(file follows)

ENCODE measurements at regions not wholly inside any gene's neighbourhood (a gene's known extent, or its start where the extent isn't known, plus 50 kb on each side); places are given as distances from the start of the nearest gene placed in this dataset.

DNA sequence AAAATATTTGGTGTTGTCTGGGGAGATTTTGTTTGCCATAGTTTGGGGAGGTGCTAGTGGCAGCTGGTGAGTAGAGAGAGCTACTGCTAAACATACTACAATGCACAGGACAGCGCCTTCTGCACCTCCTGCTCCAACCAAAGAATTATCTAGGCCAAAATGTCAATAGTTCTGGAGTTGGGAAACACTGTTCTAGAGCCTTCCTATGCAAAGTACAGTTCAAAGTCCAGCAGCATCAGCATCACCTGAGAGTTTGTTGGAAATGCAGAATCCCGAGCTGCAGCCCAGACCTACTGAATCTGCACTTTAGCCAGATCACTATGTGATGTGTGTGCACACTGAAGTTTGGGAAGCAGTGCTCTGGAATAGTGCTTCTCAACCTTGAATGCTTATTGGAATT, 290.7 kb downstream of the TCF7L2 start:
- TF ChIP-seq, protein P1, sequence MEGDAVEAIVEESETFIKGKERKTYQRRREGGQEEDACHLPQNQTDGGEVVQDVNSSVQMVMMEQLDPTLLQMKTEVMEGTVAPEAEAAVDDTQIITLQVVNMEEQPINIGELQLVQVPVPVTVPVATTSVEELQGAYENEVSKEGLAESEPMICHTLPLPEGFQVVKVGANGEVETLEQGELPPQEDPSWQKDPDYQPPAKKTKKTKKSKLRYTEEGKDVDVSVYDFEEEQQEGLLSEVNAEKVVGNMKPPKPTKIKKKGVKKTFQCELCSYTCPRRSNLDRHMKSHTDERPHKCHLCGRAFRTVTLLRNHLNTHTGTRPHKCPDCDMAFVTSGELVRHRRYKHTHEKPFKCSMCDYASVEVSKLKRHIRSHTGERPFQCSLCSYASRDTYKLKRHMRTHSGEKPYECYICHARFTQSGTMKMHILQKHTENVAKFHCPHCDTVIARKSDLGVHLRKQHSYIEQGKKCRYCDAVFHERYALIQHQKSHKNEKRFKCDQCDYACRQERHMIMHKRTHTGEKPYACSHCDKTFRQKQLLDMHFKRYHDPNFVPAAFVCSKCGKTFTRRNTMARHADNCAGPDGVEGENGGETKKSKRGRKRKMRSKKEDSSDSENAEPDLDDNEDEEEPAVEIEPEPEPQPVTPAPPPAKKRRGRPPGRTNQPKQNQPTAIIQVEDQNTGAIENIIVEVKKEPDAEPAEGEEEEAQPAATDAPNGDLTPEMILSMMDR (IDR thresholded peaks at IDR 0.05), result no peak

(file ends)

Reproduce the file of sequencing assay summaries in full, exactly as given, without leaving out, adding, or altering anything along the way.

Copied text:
ENCODE measurements at regions not wholly inside any gene's neighbourhood (a gene's known extent, or its start where the extent isn't known, plus 50 kb on each side); places are given as distances from the start of the nearest gene placed in this dataset.

DNA sequence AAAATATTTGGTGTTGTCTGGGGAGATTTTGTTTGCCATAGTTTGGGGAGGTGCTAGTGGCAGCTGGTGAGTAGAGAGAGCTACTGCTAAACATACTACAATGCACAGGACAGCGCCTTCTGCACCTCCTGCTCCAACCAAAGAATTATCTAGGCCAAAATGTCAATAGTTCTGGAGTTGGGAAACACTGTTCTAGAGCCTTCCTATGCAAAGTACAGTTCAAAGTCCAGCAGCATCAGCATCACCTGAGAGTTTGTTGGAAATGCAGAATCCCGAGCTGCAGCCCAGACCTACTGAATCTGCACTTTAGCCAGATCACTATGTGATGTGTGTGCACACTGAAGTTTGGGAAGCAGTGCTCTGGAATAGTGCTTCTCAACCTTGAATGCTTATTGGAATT, 290.7 kb downstream of the TCF7L2 start:
- TF ChIP-seq, protein P1, sequence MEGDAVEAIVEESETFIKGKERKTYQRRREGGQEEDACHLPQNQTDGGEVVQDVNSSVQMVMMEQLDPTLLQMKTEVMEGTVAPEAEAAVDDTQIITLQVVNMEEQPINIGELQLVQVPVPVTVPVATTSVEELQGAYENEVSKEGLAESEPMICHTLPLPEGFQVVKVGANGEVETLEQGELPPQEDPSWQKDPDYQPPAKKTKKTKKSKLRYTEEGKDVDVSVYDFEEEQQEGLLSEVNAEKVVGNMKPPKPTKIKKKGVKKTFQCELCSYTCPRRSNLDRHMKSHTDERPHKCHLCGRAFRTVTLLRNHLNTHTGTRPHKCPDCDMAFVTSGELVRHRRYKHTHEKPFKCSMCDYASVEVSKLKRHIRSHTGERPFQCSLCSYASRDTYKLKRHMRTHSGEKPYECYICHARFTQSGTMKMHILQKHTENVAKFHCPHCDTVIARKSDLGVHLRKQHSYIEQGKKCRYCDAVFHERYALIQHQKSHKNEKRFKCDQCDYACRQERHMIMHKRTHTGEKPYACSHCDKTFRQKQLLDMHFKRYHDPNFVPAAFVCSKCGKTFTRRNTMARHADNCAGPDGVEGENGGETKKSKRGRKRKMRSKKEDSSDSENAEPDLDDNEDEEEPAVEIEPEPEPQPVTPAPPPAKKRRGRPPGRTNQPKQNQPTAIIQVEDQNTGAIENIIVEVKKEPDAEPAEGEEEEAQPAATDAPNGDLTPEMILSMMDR (IDR thresholded peaks at IDR 0.05), result no peak